Monday brought a long-awaited new all-time record high close for the stock market, as the S&P 500 finally eclipsed levels set in May 2015 to reach unprecedented heights. As interest rates plunge worldwide, investors are realizing that they have few realistic alternatives to investing in the stock market, and even concerns about relatively high valuations haven't been enough to slow the shift in asset allocations away from bonds and toward stocks and other high-risk assets. By the close, the Dow and S&P 500 were up between 0.3% and 0.5%.
Leidos falls despite contract win
Leidos Holdings was down 6% even though the contractor won a prime contract from the Office of Naval Research Monday morning. The contract calls for Leidos to provide technical solutions for the agency's Electromagnetic Maneuver Warfare Command and Control program, and it has a five-year base period plus a two-year option period that could result in total contract payments of as much as $900 million to all winners. Leidos is one of a dozen contractors to compete for specific task orders under the contract, and as one Leidos executive noted:
The selection of Leidos to be part of the EMC2 program enables us to leverage our strong portfolio of technology in resource management, real time RF spectrum operations, electromagnetic maneuver, and system integration for the Navy.
Nevertheless, investors seemed to disappointed that it wasn't entirely clear exactly how much Leidos itself is likely to get from the contract, and the stock therefore lagged behind the overall market.
Avnet cuts its outlook
Avnet declined 6% after cutting its outlook for its fiscal fourth quarter and naming an interim chief executive officer. The technology specialist said Bill Amelio would take over from Rick Hamada, who is stepping down from his position as CEO and director. Avnet said Amelio has more than 35 years of experience in the industry and in management, with particular expertise in the global technology sphere. Yet Avnet also took the opportunity to update its guidance, saying it now expected sales for the quarter to come in between $6.15 billion and $6.25 billion, which is on the bottom end of its previous guidance range. Earnings of $0.80 to $0.86 per share will be less than the previously stated $0.95 to $1.05 per share, due largely to implementing an enterprise resource planning system for part of Avnet's business. Investors were disappointed at Avnet's failure to take more complete advantage of the favorable environment for companies with exposure to cloud computing.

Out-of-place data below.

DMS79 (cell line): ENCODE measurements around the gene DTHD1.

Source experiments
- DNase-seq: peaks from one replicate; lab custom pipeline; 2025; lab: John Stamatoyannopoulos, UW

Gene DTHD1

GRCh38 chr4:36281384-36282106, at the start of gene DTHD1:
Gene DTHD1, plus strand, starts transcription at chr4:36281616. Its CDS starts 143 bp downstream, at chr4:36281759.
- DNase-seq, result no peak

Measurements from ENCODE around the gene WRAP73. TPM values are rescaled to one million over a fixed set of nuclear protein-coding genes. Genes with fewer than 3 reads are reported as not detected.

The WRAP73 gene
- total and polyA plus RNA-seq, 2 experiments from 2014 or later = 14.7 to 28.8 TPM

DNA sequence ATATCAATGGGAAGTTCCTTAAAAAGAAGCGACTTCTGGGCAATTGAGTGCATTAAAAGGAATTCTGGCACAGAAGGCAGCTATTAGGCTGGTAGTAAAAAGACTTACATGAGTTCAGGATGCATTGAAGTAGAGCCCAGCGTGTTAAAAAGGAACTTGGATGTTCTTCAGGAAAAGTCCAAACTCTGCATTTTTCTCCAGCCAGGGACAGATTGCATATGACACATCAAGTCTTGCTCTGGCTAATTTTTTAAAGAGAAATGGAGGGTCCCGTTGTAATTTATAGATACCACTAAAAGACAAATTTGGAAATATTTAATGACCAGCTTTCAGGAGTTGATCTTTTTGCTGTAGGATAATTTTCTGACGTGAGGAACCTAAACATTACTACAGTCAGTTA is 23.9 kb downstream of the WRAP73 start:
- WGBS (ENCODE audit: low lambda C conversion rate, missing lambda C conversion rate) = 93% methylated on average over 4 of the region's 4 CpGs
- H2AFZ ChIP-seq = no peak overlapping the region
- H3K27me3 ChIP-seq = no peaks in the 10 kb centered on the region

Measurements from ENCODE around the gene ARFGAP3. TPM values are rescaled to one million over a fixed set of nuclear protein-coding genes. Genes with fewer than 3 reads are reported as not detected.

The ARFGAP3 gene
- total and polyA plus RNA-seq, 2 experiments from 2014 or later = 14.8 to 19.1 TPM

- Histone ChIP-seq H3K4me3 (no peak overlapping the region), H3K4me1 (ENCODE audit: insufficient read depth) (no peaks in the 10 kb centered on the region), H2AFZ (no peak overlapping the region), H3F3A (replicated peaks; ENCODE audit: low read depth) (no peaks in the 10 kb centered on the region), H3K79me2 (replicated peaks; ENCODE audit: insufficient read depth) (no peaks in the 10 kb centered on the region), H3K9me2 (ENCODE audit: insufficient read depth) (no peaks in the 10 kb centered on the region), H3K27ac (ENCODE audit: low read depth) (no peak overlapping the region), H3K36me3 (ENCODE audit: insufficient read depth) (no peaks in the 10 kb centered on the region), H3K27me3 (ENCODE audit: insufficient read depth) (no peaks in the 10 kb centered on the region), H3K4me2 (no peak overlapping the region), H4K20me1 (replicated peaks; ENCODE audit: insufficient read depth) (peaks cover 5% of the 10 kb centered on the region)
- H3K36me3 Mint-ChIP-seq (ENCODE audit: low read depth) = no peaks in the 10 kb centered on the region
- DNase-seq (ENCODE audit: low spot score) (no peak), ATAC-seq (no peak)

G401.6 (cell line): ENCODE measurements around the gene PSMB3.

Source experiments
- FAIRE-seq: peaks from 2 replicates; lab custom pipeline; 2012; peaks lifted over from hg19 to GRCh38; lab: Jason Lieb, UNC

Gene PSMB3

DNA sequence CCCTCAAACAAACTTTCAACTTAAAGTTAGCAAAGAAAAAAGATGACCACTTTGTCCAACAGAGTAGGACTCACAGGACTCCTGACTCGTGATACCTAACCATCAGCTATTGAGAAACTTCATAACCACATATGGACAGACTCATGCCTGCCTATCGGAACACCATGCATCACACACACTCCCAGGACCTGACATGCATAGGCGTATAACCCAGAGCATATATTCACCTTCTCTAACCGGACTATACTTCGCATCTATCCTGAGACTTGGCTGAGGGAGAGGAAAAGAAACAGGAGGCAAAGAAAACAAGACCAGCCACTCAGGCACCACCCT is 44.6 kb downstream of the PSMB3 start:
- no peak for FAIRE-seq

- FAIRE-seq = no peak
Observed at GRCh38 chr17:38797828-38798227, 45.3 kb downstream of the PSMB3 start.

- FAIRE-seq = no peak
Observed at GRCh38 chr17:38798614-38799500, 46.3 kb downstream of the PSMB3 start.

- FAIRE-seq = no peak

GrubHub's new system gets less than stellar reviews from investors
Finally, GrubHub fell 4%. The decline came even though the mobile food ordering and delivery platform released a new ratings and reviews system for customers. The system gives details about accuracy of delivery time, order accuracy, and quality of food delivered, and GrubHub argued that its higher transparency should give users more confidence that the information they're getting is genuine and reliable. Yet shareholders seemed content to give back some ground, which is understandable given the stock's climb of more than 50% from its lows earlier this year.
Dan Caplinger has no position in any stocks mentioned. The Motley Fool has no position in any of the stocks mentioned. Try any of our Foolish newsletter services free for 30 days. We Fools may not all hold the same opinions, but we all believe that considering a diverse range of insights makes us better investors. The Motley Fool has a disclosure policy.